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Latest Health News from Duke Medicine News and Communications

‘Financial Toxicity’ Can Lower Cancer Patients' Quality of Life

Doctors who treat cancer are vigilant when it comes to the physical side effects of the therapies they prescribe, but financial stress from accumulating medical bills can also weigh on patients’ health — even those who have finished their treatments and are cancer-free.

Coffman Named Dean-designate, Duke-NUS Graduate Medical School Singapore

Dr. Thomas Coffman, M.D., has been named the dean-designate at the Duke-National University of Singapore Graduate Medical School (Duke-NUS).

Older Breast Cancer Patients Still Get Radiation Despite Limited Benefit

Women over the age of 70 who have certain early-stage breast cancers overwhelmingly receive radiation therapy despite published evidence that the treatment has limited benefit, researchers at Duke Medicine report.

Five Duke Faculty Named Fellows of American Association for Advancement of Science

The American Association for the Advancement of Science (AAAS) has awarded the distinction of Fellow to 401 of its members this year. Five members of the Duke faculty are being recognized for distinguished scientific and societal efforts.

Coordinated Emergency Response Speeds Care to Heart Attack Patients

An ambitious, coordinated emergency response effort modeled after a program that began at Duke Medicine to speed up heart attack care has now been applied to more than 23,000 patients in regions across the United States – and it appears to have saved lives.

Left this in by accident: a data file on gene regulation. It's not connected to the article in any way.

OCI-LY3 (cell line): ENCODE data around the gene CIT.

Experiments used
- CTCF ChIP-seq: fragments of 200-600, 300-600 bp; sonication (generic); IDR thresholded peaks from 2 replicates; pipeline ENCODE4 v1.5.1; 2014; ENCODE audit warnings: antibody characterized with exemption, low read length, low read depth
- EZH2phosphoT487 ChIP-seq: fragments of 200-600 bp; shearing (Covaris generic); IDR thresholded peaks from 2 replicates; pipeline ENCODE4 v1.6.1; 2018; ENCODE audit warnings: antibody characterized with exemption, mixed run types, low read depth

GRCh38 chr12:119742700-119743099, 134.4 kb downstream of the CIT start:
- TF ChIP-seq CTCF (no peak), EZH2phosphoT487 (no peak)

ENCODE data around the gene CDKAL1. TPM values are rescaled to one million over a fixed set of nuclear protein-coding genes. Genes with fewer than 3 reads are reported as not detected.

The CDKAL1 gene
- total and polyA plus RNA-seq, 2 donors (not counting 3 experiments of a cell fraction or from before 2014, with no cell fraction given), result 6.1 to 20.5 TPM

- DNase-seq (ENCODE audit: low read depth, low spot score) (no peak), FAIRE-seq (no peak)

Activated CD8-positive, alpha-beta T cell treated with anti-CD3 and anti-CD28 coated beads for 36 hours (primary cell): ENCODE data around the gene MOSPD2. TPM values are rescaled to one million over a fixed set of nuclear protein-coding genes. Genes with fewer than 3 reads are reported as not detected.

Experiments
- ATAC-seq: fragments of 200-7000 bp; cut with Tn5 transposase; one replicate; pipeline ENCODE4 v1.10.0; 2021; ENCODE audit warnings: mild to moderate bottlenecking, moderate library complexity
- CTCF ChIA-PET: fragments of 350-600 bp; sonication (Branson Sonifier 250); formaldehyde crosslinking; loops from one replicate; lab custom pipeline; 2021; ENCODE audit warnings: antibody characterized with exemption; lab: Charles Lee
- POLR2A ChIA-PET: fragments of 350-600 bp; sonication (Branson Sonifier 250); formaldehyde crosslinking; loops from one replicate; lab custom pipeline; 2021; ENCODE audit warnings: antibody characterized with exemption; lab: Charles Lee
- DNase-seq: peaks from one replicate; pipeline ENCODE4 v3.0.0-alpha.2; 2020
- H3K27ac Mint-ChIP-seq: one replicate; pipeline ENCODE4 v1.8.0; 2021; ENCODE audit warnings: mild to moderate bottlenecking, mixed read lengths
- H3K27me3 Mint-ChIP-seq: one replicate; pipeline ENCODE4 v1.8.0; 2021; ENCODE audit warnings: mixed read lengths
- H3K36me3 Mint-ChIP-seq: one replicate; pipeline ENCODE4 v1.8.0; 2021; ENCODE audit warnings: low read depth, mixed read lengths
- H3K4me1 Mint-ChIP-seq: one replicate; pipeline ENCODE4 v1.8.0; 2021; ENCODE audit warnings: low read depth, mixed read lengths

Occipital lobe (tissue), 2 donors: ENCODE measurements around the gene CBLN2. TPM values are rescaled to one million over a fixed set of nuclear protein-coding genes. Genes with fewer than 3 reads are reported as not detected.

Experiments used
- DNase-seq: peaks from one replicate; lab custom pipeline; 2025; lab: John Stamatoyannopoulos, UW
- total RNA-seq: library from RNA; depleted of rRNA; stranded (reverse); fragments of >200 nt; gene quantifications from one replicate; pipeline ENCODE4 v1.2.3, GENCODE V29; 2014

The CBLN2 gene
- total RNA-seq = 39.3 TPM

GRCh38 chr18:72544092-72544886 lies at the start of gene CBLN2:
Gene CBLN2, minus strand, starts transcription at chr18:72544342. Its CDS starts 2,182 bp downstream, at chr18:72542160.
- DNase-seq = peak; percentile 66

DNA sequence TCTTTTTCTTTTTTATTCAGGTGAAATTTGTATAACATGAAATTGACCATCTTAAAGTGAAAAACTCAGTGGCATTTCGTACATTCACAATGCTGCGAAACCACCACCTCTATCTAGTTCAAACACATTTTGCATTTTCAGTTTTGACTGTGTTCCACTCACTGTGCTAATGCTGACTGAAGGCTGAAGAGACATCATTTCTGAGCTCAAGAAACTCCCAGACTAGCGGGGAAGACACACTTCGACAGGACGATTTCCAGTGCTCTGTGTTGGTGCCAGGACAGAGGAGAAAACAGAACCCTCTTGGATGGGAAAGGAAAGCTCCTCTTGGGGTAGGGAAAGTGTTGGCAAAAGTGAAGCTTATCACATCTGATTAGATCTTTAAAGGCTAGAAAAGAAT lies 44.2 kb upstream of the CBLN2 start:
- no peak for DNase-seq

Duke Hospitals Earn Top Performer Status For Third Consecutive Year

Duke University Hospital, Duke Regional Hospital and Duke Raleigh Hospital have earned top recognition for outstanding patient care in 2013 from The Joint Commission, the leading accreditor of health care organizations in the U.S.

Half of STEMI Heart Attack Patients May Have Additional Clogged Arteries

A blocked artery causes a deadly kind of heart attack known as STEMI, and a rapid response to clear the blockage saves lives.

Final test results negative for Ebola in hospitalized patient

The patient who was transported to Duke University Hospital on November 2 with a reported fever and a travel history to West Africa has tested negative for Ebola in a confirmatory lab test. As a result, the patient is considered to be free of the virus.

Preliminary test results negative for Ebola in hospitalized patient

The patient who was transported to Duke University Hospital on November 2, 2014, with a reported fever and a travel history to West Africa has tested negative for Ebola infection in a preliminary lab screening. Duke was notified of the results of this initial test this morning by the North Carolina Department of Health and Human Services who performed the test. A confirming test will be run in 72 hours.

Patient being evaluated for potential Ebola virus at Duke University Hospital

As of Sunday evening, November 2, a patient has been admitted to Duke University Hospital for further evaluation and testing for potential Ebola virus infection. We expect to know the results of this test from the N.C. Department of Health and Human Services sometime Monday morning. Meanwhile, the patient is being cared for in the same confined, isolated and secured space in which an actual Ebola patient would be treated. The patient is receiving care from a seasoned team of Duke clinical professionals who have completed extensive training to treat such a patient. We have anticipated this possibility for several weeks now and have a plan in place to manage this situation.

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